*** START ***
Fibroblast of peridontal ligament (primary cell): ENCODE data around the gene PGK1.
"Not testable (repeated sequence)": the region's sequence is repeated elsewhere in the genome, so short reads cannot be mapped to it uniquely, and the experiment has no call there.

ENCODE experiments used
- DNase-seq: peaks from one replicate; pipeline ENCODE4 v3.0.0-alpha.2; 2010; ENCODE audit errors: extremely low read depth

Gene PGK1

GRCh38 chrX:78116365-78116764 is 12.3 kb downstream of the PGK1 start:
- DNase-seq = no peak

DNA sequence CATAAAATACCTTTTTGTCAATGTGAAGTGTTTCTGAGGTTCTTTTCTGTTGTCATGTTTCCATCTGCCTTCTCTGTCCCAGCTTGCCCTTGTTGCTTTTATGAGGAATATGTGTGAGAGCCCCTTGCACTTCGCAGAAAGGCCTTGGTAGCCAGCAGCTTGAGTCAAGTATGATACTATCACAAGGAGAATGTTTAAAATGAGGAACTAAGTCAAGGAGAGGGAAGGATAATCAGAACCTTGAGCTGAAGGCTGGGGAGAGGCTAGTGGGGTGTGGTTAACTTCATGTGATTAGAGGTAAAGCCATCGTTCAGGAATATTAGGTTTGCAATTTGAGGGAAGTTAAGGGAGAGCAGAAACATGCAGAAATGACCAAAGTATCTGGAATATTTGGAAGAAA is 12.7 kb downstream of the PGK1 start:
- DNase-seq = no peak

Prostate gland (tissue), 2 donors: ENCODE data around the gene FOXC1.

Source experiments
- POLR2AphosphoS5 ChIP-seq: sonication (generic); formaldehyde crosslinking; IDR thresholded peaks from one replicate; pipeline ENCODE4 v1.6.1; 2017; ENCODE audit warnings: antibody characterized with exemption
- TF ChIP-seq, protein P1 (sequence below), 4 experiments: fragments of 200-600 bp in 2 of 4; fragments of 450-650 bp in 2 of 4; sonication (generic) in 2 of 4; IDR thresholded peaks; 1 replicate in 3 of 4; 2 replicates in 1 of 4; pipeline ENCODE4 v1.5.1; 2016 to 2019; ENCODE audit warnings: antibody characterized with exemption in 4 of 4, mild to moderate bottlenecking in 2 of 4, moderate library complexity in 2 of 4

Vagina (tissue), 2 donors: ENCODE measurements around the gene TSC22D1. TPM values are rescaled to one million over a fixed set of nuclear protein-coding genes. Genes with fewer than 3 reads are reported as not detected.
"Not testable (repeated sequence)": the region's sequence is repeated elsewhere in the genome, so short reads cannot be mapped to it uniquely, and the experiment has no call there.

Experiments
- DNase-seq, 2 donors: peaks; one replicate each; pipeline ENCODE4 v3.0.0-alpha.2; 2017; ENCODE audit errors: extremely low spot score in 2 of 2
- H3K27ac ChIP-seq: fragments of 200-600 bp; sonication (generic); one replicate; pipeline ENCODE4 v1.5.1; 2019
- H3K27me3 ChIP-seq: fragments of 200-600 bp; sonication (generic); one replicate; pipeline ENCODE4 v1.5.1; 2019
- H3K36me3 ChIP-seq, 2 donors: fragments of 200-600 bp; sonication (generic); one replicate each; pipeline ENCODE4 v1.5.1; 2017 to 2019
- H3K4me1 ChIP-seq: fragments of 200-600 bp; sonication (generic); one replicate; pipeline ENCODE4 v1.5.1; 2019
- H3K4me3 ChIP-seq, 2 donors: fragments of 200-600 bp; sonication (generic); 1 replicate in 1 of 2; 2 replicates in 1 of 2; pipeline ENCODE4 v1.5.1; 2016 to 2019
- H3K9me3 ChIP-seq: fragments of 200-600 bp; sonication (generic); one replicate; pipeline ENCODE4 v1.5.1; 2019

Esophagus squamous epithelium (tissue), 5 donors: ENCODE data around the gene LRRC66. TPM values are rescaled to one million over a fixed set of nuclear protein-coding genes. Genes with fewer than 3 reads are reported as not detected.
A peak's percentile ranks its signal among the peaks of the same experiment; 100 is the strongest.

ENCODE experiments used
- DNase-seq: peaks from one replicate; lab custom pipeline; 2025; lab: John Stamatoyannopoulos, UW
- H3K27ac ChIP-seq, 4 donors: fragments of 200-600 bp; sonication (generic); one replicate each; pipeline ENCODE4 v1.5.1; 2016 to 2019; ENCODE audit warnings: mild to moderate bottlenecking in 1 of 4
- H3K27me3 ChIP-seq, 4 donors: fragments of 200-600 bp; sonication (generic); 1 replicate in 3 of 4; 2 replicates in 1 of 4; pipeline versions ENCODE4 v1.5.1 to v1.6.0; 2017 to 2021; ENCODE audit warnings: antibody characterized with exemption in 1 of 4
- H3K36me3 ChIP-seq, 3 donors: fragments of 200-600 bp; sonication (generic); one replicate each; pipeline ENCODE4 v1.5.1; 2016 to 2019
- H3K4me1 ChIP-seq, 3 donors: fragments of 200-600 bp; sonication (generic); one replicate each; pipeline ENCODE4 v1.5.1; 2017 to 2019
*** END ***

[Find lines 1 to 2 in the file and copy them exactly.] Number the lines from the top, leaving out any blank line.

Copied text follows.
Fibroblast of peridontal ligament (primary cell): ENCODE data around the gene PGK1.
"Not testable (repeated sequence)": the region's sequence is repeated elsewhere in the genome, so short reads cannot be mapped to it uniquely, and the experiment has no call there.